520. Memorandum From the President’s Special Assistant (Rostow) to President Johnson 1


  • Congo Situation Report

1. Contrary to ticker reports out of Brussels, no U.S. plane has flown to Kisangani (formerly Stanleyville) to attempt to rescue hostages held by the rebel mercenaries. Such an operation had been planned, but was scrubbed by Secretary Rusk last night because of the risks that the landing of our plane might stimulate or get our people involved in a blood bath.

[Page 761]

2. We have queried McBride about: (i) paratrooping a single negotiator (perhaps an American) into Kisangani to try to work out an evacuation deal with the mercenaries, and (ii) if successful, bussing the hostages 40 miles to an airport the Congolese army controls and where our aircraft could land safely.

3. We have made a strong pitch to the International Red Cross to take over the hostage problem. They are now deliberating. We are giving them all the communication and transport help we can. You should know, however, that our African experience with this organization is not encouraging.

4. The Secretary is now considering two further moves:

—a Mobutu-ordered and highly publicized mercy drop of food and supplies to Kisangani.

—an approach to Mobutu to suggest a private offer of a deal to the mercenaries for their immediate departure from the Congo in return for a safe passage.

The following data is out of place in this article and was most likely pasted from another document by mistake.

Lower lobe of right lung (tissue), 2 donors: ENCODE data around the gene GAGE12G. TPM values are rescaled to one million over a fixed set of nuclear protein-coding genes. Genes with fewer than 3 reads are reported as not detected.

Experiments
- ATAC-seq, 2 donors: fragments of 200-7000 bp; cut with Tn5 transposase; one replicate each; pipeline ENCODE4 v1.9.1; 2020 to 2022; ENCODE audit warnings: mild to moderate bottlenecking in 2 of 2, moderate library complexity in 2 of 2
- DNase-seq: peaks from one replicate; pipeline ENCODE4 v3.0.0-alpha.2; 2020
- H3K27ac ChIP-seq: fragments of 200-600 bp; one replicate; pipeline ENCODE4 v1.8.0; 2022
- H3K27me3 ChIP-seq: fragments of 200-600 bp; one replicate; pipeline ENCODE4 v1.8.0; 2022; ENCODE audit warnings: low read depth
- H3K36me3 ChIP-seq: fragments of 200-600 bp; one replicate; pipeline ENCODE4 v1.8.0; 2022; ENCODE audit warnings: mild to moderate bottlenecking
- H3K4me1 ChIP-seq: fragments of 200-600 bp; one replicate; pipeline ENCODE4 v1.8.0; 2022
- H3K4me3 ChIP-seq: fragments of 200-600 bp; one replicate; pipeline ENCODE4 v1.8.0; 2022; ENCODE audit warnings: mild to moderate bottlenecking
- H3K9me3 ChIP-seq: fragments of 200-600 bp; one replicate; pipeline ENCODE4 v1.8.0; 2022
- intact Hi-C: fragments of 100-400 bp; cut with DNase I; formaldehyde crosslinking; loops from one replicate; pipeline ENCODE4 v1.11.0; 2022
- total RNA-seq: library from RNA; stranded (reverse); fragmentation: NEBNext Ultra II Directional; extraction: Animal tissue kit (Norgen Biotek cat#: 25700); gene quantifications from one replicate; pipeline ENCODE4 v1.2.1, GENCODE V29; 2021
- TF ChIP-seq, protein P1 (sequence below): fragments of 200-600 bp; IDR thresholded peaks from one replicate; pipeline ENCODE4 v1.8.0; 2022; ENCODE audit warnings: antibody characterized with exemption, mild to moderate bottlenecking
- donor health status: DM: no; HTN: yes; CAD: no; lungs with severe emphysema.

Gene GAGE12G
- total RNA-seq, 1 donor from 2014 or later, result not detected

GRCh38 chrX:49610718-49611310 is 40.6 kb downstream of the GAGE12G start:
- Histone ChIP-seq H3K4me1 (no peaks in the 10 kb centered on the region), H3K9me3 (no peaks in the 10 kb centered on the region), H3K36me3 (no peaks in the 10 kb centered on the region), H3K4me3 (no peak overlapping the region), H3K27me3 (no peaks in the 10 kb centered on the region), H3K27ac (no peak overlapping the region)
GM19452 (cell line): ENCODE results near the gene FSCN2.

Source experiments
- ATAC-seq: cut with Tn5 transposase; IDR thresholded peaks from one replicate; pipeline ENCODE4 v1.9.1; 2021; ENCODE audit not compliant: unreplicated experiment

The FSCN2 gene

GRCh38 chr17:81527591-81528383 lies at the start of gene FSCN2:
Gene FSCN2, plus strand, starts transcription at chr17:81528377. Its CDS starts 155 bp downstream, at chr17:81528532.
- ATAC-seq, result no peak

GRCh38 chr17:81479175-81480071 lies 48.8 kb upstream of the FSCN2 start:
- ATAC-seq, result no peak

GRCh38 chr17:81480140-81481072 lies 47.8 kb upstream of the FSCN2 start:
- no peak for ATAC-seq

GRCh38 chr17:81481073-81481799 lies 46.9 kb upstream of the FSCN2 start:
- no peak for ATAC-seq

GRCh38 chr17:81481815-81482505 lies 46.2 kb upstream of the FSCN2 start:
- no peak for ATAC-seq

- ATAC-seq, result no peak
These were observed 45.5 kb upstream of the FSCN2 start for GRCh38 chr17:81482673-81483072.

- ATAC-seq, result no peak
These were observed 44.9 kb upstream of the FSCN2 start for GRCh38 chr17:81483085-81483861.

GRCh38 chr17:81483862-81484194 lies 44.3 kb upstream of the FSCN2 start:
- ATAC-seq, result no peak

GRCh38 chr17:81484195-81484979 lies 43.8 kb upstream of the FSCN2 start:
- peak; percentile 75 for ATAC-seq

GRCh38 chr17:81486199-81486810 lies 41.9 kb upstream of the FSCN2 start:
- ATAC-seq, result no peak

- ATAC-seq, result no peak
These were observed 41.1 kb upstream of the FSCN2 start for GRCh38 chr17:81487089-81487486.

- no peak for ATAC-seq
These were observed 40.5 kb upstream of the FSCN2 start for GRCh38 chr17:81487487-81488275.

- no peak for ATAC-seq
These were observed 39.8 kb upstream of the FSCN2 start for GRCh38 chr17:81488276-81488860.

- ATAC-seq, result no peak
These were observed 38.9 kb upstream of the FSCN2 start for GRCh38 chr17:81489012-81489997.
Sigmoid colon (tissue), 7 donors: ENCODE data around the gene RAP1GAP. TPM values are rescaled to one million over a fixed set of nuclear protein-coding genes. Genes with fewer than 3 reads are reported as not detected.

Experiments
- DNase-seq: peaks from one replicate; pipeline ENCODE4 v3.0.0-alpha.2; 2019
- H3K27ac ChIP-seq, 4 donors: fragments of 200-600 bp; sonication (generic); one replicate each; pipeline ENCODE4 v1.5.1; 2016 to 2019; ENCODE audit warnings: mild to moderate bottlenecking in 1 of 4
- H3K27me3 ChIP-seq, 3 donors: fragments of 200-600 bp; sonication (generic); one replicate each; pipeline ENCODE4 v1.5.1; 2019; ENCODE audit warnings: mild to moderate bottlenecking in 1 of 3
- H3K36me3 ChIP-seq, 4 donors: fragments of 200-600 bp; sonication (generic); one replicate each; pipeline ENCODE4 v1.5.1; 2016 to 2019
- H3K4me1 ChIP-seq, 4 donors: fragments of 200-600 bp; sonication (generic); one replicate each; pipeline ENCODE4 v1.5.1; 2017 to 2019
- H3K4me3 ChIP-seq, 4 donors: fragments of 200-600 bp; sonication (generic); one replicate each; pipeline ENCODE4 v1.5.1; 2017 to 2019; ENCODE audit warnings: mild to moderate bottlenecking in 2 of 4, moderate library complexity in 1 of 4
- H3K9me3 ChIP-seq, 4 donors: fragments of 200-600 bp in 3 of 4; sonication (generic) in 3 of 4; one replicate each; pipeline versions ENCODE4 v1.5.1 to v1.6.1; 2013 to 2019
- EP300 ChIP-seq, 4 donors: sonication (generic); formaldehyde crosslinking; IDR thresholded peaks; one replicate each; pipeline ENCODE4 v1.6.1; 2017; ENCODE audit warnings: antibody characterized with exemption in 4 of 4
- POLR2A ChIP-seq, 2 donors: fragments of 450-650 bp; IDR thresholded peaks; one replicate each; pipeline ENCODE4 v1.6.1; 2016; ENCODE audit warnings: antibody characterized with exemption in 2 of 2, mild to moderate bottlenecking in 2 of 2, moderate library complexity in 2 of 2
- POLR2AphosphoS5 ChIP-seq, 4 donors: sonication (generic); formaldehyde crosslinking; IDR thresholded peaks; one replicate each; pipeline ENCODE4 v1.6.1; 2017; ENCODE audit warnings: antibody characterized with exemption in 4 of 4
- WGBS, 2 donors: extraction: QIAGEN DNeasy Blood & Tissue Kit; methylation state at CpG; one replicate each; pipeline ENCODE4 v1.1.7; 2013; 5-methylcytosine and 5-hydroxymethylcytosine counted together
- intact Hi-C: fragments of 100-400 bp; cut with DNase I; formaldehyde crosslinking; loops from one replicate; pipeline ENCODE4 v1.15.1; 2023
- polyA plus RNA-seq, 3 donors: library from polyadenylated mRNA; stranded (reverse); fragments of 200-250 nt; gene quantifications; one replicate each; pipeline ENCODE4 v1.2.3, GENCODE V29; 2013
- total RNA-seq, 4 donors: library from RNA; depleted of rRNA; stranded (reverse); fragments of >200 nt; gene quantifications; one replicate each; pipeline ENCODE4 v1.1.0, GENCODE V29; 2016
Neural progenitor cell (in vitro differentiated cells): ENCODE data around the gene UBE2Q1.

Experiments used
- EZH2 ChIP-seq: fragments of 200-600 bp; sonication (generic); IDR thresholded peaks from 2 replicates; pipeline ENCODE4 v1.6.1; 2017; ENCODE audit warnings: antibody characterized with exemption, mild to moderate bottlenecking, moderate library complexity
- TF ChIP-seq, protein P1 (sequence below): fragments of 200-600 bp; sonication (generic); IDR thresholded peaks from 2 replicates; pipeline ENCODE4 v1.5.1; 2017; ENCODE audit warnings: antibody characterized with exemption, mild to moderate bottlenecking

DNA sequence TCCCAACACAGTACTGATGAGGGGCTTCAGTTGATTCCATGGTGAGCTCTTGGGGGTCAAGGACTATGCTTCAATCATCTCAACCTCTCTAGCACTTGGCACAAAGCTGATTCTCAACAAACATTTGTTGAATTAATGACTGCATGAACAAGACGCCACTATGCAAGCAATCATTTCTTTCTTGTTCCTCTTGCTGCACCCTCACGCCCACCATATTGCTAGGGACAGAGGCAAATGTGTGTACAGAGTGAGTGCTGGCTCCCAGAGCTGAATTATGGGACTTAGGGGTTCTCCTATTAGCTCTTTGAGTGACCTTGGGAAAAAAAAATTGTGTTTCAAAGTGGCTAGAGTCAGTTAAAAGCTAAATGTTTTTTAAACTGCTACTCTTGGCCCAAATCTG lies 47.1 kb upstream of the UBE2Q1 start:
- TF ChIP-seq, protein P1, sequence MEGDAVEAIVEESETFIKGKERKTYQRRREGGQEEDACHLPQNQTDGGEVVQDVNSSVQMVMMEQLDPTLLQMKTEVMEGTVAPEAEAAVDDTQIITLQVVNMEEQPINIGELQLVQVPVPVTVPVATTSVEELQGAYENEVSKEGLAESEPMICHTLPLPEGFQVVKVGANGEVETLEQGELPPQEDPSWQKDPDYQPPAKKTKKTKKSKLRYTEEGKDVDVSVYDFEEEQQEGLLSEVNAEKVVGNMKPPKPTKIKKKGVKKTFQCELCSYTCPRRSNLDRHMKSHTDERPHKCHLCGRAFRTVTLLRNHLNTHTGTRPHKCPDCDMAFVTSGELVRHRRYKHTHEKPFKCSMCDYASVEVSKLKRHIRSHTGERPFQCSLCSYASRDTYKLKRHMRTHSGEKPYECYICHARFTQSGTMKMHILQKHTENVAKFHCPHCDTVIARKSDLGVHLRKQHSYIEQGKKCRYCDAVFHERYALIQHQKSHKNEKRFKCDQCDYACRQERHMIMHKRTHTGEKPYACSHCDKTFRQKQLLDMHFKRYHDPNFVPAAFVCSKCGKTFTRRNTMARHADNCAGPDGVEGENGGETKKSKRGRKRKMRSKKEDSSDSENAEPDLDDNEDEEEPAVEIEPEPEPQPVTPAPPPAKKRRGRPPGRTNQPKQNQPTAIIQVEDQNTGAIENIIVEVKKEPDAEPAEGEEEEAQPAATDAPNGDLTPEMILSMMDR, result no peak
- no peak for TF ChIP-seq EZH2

5. We still have no hard information on the situation in Kisangani. The mercenaries remain in control of at least the airport and perhaps the city. Mobutu has not ordered the Congolese army to advance on the airport, but has indicated that he will have to do so soon.

6. As you know, Secretary Rusk will appear at a closed session of the Foreign Relations Committee this afternoon. We are trying to do some ground work on the Hill; Wayne Fredericks has already talked to Senators Moss and Muskie, who have been friendly to our Congo policy, as well as Representatives Brademas, Adair, and others.

7. An additional thought which has occurred to us is that the Vice President has in the past been a solid and effective advocate of the Congo policy. If it is agreeable to you, it might do some good if he could make some phone calls. I will await your guidance on this one.

  1. Source: Johnson Library, National Security File, Country File, Congo, Vol. XIII, Memos & Miscellaneous, 11/66–8/67. Secret.